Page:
Monday, August 25, 2014

Proposed Fair Use Guidelines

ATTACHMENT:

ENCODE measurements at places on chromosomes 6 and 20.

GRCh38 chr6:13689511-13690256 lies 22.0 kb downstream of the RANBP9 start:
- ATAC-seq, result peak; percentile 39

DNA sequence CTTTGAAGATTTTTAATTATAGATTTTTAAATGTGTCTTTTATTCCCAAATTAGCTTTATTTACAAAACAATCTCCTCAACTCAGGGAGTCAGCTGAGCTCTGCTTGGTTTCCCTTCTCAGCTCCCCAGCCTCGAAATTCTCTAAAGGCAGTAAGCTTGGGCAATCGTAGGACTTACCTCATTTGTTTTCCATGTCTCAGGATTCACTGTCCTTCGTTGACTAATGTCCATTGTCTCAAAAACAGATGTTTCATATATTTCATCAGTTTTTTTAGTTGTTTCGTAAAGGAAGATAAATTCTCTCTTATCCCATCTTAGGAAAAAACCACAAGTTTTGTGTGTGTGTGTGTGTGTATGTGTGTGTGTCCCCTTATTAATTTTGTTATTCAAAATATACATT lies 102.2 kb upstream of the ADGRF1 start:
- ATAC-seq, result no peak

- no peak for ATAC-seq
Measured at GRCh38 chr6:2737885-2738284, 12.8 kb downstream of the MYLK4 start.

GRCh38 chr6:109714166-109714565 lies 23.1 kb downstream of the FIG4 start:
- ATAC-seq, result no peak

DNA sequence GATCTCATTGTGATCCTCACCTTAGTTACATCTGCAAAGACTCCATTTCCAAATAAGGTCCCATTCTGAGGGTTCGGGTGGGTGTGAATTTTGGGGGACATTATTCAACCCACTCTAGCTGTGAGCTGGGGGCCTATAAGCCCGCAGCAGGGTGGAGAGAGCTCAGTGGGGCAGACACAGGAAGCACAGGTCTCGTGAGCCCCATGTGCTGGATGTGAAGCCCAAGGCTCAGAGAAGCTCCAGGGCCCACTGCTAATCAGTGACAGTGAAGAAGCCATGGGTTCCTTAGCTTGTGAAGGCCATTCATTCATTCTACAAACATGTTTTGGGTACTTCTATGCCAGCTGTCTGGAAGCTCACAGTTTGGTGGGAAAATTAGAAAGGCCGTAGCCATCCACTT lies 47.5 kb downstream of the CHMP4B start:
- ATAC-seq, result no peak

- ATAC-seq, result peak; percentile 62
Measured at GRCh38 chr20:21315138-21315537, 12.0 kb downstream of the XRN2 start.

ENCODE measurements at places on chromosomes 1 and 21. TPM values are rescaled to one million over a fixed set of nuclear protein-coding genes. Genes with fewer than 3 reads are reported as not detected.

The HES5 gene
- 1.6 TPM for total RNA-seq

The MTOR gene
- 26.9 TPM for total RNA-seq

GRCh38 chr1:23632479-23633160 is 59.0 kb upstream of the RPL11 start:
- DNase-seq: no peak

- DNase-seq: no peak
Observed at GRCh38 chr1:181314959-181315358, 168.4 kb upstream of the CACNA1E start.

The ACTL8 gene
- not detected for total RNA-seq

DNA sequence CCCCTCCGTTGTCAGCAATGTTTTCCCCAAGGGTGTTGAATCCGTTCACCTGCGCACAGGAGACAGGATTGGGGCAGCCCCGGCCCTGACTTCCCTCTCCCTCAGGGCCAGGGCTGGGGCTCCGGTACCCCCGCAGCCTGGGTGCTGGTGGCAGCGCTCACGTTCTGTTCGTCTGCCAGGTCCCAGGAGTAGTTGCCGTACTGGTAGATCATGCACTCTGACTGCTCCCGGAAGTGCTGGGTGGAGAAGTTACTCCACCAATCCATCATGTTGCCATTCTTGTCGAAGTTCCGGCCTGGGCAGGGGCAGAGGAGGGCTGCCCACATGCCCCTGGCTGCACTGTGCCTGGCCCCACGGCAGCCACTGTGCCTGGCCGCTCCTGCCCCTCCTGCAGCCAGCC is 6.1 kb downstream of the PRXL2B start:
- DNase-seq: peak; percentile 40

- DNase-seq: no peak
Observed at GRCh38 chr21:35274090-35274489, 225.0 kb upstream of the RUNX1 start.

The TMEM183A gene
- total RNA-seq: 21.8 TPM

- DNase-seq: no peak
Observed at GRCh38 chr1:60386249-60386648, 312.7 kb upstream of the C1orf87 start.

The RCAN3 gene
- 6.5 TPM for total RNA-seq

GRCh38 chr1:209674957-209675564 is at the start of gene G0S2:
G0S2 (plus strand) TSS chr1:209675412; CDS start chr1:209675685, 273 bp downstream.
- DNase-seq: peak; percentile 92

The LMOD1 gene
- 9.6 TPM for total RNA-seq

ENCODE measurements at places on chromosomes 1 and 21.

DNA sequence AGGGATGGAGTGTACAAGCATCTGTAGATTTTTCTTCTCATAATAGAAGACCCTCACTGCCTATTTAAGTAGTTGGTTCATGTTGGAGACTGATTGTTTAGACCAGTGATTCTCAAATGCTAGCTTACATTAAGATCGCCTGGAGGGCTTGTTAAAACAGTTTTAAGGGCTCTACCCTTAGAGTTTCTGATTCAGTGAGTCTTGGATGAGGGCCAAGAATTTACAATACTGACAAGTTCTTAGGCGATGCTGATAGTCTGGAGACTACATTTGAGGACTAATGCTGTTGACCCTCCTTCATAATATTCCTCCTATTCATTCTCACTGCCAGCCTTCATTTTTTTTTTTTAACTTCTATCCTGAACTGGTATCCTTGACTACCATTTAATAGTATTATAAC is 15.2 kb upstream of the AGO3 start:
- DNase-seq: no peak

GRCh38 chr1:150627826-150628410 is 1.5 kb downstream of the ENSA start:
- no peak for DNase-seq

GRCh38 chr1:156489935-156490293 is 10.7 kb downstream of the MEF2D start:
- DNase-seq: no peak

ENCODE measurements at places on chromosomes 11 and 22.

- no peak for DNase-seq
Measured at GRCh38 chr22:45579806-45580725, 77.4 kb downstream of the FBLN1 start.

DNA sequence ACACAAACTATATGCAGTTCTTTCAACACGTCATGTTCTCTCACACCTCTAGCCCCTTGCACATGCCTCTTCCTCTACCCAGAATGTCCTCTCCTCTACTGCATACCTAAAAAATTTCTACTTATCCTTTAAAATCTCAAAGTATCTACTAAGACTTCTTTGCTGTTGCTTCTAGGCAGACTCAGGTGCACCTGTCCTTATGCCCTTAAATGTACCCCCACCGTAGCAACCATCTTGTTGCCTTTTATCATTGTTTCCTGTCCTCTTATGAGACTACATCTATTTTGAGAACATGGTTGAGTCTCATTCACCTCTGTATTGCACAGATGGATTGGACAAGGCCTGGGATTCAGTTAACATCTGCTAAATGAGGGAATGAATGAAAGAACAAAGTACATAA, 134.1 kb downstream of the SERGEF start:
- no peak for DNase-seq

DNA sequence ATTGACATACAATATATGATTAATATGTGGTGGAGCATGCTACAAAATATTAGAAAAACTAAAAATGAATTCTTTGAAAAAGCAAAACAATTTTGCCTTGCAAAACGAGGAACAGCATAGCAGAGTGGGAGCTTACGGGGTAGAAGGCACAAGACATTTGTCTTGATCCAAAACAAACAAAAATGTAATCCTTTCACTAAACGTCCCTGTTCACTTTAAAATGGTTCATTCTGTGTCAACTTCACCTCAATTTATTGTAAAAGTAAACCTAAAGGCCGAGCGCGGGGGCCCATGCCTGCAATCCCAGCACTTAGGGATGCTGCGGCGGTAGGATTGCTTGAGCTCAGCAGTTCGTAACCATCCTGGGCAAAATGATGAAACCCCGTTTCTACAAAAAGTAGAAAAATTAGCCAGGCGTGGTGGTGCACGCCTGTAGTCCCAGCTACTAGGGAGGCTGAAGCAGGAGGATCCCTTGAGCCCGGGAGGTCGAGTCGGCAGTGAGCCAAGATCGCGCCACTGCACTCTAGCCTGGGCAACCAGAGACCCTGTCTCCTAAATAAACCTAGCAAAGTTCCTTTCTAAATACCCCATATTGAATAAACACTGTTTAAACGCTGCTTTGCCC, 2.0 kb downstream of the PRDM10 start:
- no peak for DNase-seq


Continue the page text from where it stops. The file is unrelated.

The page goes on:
Dear Rich: We recently created a series of free-to-view educational webinars with an educational institute, which we would like to post online in a secured environment. The educator has included numerous images of artwork that is under copyright. Under the proposed fair use guidelines, educators, scholars, and students may use or display digital images in connection with lectures or presentations in their fields, including uses at noncommercial professional development seminars, workshops, and conferences. Are we able to use this material without getting copyright permissions for each individual artwork? As we explained at our Stanford postings, the proposed guidelines, because they were never approved,  provide a ballpark idea of what may be permissible. They can help educators and judges chart a fair use course, and their existence might deter a copyright owner from filing a lawsuit, but most importantly, they represent the collective understanding of a group of scholars as to what constitutes fair use under certain circumstances. So, even though it's gray world when it comes to these two-decade-old proposed guidelines, there is reasonable support for your position. If we were a betting blog, we'd bet you won't get hassled for your use. By the way, there are many types of fair use guidelines and you can access them at Columbia's website.

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